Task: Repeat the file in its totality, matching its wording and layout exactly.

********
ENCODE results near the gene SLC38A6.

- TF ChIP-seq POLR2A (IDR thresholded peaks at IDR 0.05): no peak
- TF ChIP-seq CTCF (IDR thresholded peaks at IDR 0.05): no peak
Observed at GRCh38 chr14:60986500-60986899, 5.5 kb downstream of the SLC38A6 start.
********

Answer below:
ENCODE results near the gene SLC38A6.

- TF ChIP-seq POLR2A (IDR thresholded peaks at IDR 0.05): no peak
- TF ChIP-seq CTCF (IDR thresholded peaks at IDR 0.05): no peak
Observed at GRCh38 chr14:60986500-60986899, 5.5 kb downstream of the SLC38A6 start.